I hope, as we all do, that this young lady is alive.  If she is not and she has been dead for 18 days then much, most, if not all of the kind of things that we would ascertain in a thorough postmortem investigation will not be able to be determined and properly analyzed. 

I do not know what has been found.  Nothing has been reported since what was mistakenly thought to be a blood stain several days ago.  I know that they are tight lipped there, and I‘m not going to criticized that.  They may have things which they have not yet released to the news media. 

They may have hair fibers or threads, blood, semen, saliva, who knows?

I would agree with the point that Mr. Majeski made that two and a half weeks have gone by and they‘ve got these three young men in custody and there‘s been no breakthrough.  That does not bode well for some kind of instant disclosure.  However, once again, the authorities there play things differently than they do here.  And it could be that they‘re building it all up.

CROWLEY:  All right.  Gentlemen, please stand by.  We want to take you now back to Aruba and bring in Mariaine Croes.  She is the spokesperson for the prosecutor‘s office in Aruba.  Mariaine, thank you for joining us.

What can you tell us about status of this investigation?  Your know, your office has been widely criticized in the United States for being too slow in making these arrests and being too slow in conducting these searches.  What can you tell us?


searches.  We do what investigation tells us to do at this time.  We do not

consider ourselves slow; we consider ourselves very thorough.  Everything

we investigate, we do it very thoroughly.  So when it has been investigated

·         if there is an area that has been searched, we can say OK in this area, we didn‘t find anything. 

CROWLEY:  Are you getting any tips?  Do you have any real substantial leads? 

CROES:  At this moment we have a lot of leads.  We are still working very hard.  And all leads are being investigated. 

CROWLEY:  Now, we understand that Mr. Van Der Sloot‘s father, who is a prominent judge on the island of Aruba, he was granted permission earlier today to see his son in prison.  But late tonight, that decision was overturned and he‘s been barred from seeing his son. 

Are there a lot of political sensitivities that you all are attuned to here?

CROES:  Yes, we do know how the political situation is here in Aruba but for us, the most important part is to lead this investigation and to solve this case as soon as possible.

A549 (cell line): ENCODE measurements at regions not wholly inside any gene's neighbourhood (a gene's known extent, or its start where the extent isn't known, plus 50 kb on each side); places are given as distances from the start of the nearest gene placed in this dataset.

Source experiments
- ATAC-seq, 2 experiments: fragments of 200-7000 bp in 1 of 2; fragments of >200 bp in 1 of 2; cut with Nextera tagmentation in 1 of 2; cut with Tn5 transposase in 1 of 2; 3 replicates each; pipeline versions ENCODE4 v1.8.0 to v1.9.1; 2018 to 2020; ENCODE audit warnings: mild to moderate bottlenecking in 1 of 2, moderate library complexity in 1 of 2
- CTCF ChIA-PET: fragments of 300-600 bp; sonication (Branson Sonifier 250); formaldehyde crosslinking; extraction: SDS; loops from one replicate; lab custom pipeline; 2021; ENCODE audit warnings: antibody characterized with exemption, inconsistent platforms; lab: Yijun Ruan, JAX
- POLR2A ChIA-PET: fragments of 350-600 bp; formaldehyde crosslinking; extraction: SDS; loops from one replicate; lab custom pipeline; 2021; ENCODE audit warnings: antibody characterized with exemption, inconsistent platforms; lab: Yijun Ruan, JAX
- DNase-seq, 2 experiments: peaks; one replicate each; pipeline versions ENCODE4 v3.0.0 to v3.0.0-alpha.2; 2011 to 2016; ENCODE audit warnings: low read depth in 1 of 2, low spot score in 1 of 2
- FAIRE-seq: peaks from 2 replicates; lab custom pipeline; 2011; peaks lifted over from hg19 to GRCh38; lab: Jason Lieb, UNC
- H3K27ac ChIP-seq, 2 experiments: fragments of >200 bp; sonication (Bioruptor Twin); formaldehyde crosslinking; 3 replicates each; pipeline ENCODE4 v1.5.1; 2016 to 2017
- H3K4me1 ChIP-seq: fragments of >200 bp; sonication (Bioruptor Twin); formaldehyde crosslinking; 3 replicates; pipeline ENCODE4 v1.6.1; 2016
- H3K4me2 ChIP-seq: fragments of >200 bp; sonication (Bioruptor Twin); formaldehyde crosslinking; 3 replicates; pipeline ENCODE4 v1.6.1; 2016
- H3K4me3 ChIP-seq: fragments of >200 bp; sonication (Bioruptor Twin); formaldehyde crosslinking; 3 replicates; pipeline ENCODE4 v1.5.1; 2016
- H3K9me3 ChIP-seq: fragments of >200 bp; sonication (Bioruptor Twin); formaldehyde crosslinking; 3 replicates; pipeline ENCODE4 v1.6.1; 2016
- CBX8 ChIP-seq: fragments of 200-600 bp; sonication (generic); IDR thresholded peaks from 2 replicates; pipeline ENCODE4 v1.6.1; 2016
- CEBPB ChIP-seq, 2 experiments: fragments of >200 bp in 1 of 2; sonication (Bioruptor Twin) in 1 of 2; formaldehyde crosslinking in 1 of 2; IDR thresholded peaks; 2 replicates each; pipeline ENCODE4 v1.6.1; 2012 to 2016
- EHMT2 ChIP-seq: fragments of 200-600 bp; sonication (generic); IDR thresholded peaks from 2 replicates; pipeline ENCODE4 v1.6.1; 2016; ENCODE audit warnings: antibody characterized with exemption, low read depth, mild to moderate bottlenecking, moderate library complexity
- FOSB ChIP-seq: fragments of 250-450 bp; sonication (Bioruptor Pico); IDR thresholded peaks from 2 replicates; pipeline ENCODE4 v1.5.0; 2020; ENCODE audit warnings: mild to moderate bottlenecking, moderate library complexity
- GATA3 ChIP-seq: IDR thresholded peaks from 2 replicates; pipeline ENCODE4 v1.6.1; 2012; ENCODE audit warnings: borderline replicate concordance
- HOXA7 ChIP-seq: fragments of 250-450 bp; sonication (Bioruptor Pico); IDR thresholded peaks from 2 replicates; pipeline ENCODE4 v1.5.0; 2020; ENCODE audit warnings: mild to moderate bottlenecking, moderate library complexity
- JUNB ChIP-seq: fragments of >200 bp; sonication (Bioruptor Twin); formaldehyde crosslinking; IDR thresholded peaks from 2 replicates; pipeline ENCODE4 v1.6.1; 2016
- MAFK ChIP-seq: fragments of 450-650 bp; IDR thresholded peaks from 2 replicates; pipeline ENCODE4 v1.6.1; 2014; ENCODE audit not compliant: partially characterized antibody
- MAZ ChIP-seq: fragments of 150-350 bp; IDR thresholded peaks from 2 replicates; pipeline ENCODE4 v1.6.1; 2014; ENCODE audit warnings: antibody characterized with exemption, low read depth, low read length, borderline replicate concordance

MONICA:  Well, you have just heard Dr. Wecht talk about the forensics in this case.  Are you at all concerned that, with each passing day, any potential evidence that could lead you to the perpetrator might be degraded by the sun, by the sea, by the sun and the water and so on.  And that perhaps you should be stepping up your search?

CROES:  Of course, we always keep that in mind and it‘s not that we are not stepping up our search.  We are searching every day and we‘re doing everything we can at this time. 

MONICA:  All right.  Mariaine Croes of the prosecutor‘s office in Aruba.  Thank you very much.  And as we mentioned, Natalee‘s mother spoke to NBC “Today” and she talked about the amazing meeting she had with the young man who may be the prime suspect in her daughter‘s disappearance. 

Take a listen.


TWITTY:  He did approach me and with his attitude, very—very condescending.  Very arrogant.  Seemed to be somewhat powerful, and there were very limited communicated exchanges. 


CROWLEY:  Well, you can see her frustration there.  We will ask our panel about that meeting and what it could mean. 

And then, this.


SOMERS:  In fact, this voice is the other character in my one-woman show.  I‘m all by myself on that stage, but the other person that‘s there is the voice in my head. 


CROWLEY:  Well, she wowed up in “Three‘s Company,” and now Suzanne Somers is headed for Broadway.  But first, she‘s coming to SCARBOROUGH COUNTRY, and that‘s coming up, just ahead. 

Plus, actor Sean Penn on assignment in Iran?  That‘s right.  It‘s a big night in SCARBOROUGH COUNTRY.  Stay with us.



CROWLEY:  Welcome back to SCARBOROUGH COUNTRY.  I‘m Monica Crowley, sitting in tonight for Joe. 

Back now to the search for Natalee Holloway.  And still with us are former NYPD detective Bill Majeski, forensic pathologist Dr. Cyril Wecht, and NBC‘s Ron Blome, joining us live from Aruba. 

And Ron, we know that there is the presence of the FBI, who were sent down to the island pretty soon after Natalee disappeared.  What can you tell us about their role?  Are they really being allowed to do their job?